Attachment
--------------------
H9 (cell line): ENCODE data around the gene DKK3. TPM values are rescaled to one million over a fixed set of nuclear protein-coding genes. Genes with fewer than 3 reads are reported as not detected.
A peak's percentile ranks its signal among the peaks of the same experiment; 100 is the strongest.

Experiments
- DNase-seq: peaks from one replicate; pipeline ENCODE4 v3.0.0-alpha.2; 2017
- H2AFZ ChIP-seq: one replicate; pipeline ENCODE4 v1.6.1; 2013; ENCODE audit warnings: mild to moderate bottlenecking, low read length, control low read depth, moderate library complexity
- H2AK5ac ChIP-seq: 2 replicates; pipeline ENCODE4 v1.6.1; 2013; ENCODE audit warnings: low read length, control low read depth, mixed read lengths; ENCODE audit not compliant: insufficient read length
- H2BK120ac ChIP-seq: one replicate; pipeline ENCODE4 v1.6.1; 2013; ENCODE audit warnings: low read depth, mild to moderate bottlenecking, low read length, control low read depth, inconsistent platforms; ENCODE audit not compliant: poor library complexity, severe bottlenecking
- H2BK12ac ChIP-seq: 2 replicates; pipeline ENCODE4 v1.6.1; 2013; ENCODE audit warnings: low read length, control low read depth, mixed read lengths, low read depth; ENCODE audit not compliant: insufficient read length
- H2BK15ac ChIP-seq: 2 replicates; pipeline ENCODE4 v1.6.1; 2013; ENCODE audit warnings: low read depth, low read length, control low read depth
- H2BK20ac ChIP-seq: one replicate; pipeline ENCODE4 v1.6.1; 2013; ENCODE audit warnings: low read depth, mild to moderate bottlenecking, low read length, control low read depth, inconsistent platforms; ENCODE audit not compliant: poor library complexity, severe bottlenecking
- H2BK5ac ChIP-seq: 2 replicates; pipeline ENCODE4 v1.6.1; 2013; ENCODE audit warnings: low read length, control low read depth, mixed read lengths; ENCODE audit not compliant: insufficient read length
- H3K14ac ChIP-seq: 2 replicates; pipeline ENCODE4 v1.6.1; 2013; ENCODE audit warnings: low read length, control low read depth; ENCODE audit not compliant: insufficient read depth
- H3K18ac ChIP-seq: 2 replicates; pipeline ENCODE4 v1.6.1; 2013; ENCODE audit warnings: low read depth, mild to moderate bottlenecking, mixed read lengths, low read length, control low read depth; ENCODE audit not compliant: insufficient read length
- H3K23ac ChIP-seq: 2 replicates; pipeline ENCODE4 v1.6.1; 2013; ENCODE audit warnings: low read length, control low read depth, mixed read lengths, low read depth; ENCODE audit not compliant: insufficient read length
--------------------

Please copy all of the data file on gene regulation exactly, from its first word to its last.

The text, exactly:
H9 (cell line): ENCODE data around the gene DKK3. TPM values are rescaled to one million over a fixed set of nuclear protein-coding genes. Genes with fewer than 3 reads are reported as not detected.
A peak's percentile ranks its signal among the peaks of the same experiment; 100 is the strongest.

Experiments
- DNase-seq: peaks from one replicate; pipeline ENCODE4 v3.0.0-alpha.2; 2017
- H2AFZ ChIP-seq: one replicate; pipeline ENCODE4 v1.6.1; 2013; ENCODE audit warnings: mild to moderate bottlenecking, low read length, control low read depth, moderate library complexity
- H2AK5ac ChIP-seq: 2 replicates; pipeline ENCODE4 v1.6.1; 2013; ENCODE audit warnings: low read length, control low read depth, mixed read lengths; ENCODE audit not compliant: insufficient read length
- H2BK120ac ChIP-seq: one replicate; pipeline ENCODE4 v1.6.1; 2013; ENCODE audit warnings: low read depth, mild to moderate bottlenecking, low read length, control low read depth, inconsistent platforms; ENCODE audit not compliant: poor library complexity, severe bottlenecking
- H2BK12ac ChIP-seq: 2 replicates; pipeline ENCODE4 v1.6.1; 2013; ENCODE audit warnings: low read length, control low read depth, mixed read lengths, low read depth; ENCODE audit not compliant: insufficient read length
- H2BK15ac ChIP-seq: 2 replicates; pipeline ENCODE4 v1.6.1; 2013; ENCODE audit warnings: low read depth, low read length, control low read depth
- H2BK20ac ChIP-seq: one replicate; pipeline ENCODE4 v1.6.1; 2013; ENCODE audit warnings: low read depth, mild to moderate bottlenecking, low read length, control low read depth, inconsistent platforms; ENCODE audit not compliant: poor library complexity, severe bottlenecking
- H2BK5ac ChIP-seq: 2 replicates; pipeline ENCODE4 v1.6.1; 2013; ENCODE audit warnings: low read length, control low read depth, mixed read lengths; ENCODE audit not compliant: insufficient read length
- H3K14ac ChIP-seq: 2 replicates; pipeline ENCODE4 v1.6.1; 2013; ENCODE audit warnings: low read length, control low read depth; ENCODE audit not compliant: insufficient read depth
- H3K18ac ChIP-seq: 2 replicates; pipeline ENCODE4 v1.6.1; 2013; ENCODE audit warnings: low read depth, mild to moderate bottlenecking, mixed read lengths, low read length, control low read depth; ENCODE audit not compliant: insufficient read length
- H3K23ac ChIP-seq: 2 replicates; pipeline ENCODE4 v1.6.1; 2013; ENCODE audit warnings: low read length, control low read depth, mixed read lengths, low read depth; ENCODE audit not compliant: insufficient read length